LAFAYETTE – A new program at UL is providing ways for students from low-income families to stay in school.
It’s called the Louisiana Educate Program (LEP), and it provides much more than financial support for its students.
“Um, I’m going to be honest; UL wasn’t my first choice,” freshman Ma’Jai Russell laughed.
But when UL made an offer she couldn’t resist, Russell, a chemical engineering freshman, decided to enroll because of the Louisiana Educate Program.
“My cousin, she always told me education is my key out of living in low-income, so I’ve always valued my education,” she said.
Russell grew up in the Lower Ninth Ward of New Orleans, looking for chances at success.
“It was like, you know, family, money issues and everything. And like, police always riding around because there’s always someone getting killed or something, so it was like, I don’t want to live in this neighborhood. I want a family, and I don’t want them around so much violence,” she said.
This program has given her that opportunity to pursue a good education.
“Ma’Jai is really special; she’s really gifted in math. She’s always getting her top study hall hours. She’s always getting on our top achievers’ list,” said the academic success coach for the program, Rachel B. Sam.
The program currently started with 45 freshmen. It is modeled similarly after the program for Louisiana Ragin’ Cajuns athletes, who have their own academic success coaches and list of requirements.
Sam said it all started when the VP of Enrollment Management, Dr. DeWayne Bowie, realized the retention rate for students from low-income households was low.
“Students with an estimated financial contribution (EFC) of 0 were not graduating. So, our retention rate was not as high as we expected. However, many of the black students in the athletic program with an EFC of 0 had a graduation rate of about 75%. Our current retention rate of students, not in the athletic program, with an EFC of 0 is about 35%,” she said.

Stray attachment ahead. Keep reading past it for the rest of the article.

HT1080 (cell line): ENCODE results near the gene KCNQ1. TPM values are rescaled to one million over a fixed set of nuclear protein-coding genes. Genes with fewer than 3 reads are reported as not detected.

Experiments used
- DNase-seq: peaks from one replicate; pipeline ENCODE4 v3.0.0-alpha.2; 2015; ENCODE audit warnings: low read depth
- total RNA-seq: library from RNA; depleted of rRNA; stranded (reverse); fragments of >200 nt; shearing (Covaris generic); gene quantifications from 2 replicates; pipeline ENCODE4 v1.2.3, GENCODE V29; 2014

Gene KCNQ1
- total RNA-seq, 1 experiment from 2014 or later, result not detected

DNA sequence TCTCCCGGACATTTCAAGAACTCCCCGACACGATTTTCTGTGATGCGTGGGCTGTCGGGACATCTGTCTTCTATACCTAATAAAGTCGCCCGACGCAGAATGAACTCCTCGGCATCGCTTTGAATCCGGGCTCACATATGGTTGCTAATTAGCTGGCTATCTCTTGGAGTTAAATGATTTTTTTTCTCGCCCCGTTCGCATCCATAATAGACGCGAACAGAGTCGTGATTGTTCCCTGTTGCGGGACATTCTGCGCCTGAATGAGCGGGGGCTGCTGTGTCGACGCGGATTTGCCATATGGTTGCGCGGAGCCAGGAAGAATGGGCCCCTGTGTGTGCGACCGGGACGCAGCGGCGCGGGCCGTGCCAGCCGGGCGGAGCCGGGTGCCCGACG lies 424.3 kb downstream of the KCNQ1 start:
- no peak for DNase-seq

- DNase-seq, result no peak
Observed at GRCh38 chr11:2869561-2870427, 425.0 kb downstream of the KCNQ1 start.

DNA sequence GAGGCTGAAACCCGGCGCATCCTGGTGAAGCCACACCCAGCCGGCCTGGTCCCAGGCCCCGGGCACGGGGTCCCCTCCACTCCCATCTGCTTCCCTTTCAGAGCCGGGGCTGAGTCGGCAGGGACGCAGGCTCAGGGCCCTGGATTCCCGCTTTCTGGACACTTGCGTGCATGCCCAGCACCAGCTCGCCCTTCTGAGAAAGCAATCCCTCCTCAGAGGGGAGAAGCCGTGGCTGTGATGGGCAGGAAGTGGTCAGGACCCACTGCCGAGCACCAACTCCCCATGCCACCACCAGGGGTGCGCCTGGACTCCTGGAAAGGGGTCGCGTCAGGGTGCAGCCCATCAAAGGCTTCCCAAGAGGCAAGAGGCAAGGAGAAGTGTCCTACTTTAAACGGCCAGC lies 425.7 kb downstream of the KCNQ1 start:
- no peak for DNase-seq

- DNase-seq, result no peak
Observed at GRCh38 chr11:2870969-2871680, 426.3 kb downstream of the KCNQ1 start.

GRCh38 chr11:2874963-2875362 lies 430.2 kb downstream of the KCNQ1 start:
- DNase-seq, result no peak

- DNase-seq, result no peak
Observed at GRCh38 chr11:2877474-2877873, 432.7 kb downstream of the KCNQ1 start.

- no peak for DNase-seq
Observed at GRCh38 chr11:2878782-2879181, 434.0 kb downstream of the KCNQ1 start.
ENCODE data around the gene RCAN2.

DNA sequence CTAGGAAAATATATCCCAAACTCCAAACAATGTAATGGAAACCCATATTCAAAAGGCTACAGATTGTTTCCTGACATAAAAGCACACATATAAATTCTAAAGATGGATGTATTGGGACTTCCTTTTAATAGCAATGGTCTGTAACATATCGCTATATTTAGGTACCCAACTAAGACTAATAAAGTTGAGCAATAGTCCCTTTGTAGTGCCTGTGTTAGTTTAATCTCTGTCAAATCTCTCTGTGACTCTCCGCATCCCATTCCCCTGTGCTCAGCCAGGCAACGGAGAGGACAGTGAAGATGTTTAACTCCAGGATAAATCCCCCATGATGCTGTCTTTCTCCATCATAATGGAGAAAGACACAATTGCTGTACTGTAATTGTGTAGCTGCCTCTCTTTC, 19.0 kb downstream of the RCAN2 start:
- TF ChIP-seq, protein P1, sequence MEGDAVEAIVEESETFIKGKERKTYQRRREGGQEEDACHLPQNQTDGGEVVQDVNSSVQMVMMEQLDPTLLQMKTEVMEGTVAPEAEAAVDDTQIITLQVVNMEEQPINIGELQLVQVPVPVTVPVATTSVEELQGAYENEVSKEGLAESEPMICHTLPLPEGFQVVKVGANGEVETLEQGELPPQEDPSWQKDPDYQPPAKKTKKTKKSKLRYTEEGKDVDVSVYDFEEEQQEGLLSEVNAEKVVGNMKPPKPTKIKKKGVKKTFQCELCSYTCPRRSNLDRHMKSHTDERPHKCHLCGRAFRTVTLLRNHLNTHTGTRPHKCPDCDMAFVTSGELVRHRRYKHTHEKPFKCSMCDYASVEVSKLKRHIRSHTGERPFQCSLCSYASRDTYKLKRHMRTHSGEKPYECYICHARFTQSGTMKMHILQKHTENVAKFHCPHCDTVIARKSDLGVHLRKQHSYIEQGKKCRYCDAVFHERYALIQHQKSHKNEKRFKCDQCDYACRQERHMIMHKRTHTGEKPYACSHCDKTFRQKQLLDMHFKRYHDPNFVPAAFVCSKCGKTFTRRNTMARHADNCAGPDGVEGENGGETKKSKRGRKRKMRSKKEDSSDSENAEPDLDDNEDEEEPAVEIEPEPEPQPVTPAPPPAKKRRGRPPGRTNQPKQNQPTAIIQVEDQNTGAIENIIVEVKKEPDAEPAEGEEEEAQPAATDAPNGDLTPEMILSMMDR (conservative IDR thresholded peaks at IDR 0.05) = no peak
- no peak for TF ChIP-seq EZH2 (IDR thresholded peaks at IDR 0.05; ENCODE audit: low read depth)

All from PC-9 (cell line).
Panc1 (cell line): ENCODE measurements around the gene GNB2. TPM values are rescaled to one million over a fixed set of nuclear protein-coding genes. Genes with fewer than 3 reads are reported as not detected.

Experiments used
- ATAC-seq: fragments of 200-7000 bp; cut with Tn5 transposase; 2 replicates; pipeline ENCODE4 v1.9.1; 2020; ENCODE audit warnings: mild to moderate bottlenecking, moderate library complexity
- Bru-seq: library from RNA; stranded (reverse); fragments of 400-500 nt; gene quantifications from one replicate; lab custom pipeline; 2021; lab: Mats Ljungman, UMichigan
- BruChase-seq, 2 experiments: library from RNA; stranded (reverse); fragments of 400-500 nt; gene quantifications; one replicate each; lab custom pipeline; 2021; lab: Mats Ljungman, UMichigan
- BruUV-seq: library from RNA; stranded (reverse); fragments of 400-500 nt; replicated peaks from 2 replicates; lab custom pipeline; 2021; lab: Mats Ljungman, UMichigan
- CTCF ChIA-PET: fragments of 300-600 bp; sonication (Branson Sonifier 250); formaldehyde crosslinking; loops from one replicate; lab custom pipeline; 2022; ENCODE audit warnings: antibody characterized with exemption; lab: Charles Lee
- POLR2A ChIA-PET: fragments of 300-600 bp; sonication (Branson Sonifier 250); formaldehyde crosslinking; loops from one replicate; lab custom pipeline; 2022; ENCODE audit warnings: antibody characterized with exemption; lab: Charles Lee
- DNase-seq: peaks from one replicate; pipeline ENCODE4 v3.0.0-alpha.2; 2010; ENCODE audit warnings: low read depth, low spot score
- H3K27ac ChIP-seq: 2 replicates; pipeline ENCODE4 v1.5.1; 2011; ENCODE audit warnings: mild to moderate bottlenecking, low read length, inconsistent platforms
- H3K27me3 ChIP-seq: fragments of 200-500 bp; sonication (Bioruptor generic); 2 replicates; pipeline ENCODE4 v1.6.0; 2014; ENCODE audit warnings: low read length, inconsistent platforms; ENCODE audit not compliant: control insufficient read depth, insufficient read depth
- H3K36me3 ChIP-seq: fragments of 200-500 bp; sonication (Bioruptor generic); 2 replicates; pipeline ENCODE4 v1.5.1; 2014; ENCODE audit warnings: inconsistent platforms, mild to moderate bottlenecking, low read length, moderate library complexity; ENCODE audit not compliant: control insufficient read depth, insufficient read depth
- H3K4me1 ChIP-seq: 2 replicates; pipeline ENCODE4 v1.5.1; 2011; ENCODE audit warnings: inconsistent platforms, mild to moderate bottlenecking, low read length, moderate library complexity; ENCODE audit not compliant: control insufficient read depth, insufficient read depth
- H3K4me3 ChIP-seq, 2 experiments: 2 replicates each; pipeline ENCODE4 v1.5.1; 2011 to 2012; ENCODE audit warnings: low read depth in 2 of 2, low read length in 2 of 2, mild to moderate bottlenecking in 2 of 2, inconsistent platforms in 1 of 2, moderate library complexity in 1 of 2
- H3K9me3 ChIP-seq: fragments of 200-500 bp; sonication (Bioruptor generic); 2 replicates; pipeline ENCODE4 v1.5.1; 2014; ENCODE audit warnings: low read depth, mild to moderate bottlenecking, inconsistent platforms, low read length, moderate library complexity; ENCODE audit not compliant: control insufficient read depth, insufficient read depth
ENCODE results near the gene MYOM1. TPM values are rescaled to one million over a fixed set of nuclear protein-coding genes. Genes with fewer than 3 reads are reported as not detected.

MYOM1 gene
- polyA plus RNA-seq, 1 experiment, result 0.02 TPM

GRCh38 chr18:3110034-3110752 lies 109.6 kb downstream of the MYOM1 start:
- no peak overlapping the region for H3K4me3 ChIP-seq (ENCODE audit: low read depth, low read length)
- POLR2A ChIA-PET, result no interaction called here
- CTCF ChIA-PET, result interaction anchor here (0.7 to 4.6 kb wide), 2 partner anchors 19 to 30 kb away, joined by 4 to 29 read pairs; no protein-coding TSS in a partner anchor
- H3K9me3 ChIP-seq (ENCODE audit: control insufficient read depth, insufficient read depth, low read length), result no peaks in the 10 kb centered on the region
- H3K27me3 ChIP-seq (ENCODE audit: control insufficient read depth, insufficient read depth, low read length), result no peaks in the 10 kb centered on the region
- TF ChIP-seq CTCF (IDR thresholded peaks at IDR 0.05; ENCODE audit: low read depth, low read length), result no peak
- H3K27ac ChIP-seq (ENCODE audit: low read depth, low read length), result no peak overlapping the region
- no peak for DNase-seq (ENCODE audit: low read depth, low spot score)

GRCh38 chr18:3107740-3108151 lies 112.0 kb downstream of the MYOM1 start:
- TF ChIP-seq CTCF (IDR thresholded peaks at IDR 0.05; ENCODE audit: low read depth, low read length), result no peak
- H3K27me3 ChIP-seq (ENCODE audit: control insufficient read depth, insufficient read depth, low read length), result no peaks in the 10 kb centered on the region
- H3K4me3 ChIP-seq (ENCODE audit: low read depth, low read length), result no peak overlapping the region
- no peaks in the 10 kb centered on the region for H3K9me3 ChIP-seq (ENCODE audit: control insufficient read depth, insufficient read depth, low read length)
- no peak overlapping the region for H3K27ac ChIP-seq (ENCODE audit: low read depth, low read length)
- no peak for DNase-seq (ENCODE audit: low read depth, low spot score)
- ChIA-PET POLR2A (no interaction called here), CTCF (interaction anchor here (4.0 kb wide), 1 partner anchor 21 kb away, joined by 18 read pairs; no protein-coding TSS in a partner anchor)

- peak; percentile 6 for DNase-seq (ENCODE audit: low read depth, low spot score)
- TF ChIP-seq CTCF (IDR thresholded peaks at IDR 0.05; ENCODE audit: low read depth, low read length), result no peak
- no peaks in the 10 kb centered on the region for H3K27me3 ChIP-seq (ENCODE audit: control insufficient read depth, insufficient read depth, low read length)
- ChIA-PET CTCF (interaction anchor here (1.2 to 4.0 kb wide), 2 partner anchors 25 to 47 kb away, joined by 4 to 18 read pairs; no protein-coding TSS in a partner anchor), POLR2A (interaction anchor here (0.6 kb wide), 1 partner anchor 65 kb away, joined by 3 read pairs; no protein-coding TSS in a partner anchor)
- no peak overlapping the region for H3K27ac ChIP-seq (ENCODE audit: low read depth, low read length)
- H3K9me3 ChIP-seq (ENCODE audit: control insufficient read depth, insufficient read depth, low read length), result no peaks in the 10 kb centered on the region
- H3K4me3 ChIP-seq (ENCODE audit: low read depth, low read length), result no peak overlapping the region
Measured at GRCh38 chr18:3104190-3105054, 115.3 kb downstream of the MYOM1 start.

Aside from providing financial aid, there’s a list of requirements that help guide their students through all the different aspects of college, from mandatory study hall to keeping them involved.
“They get a special advisor, a financial aid coordinator, a scholarship coordinator. So, from academic success support, they meet with me weekly. They have to do study hall hours every week. They also have to get involved with at least one social and one professional organization,” said Sam.
“I think Ms. Rachel is the best. I know sometimes I’m supposed to talk about my classes, but I talk to her about my personal problems, too,” said Russell.
The program launched earlier this semester and because of all the applications, they expect to accept double the amount next year.
“They’re very motivated. They want to be successful. They want to have a career. They want to have a family. They’re just regular kids who want an opportunity
Right now, all the students in LEP are from New Orleans charter schools after a private donor stepped in to fund it.
The university says they hope to not only continue this program but also expand who is eligible.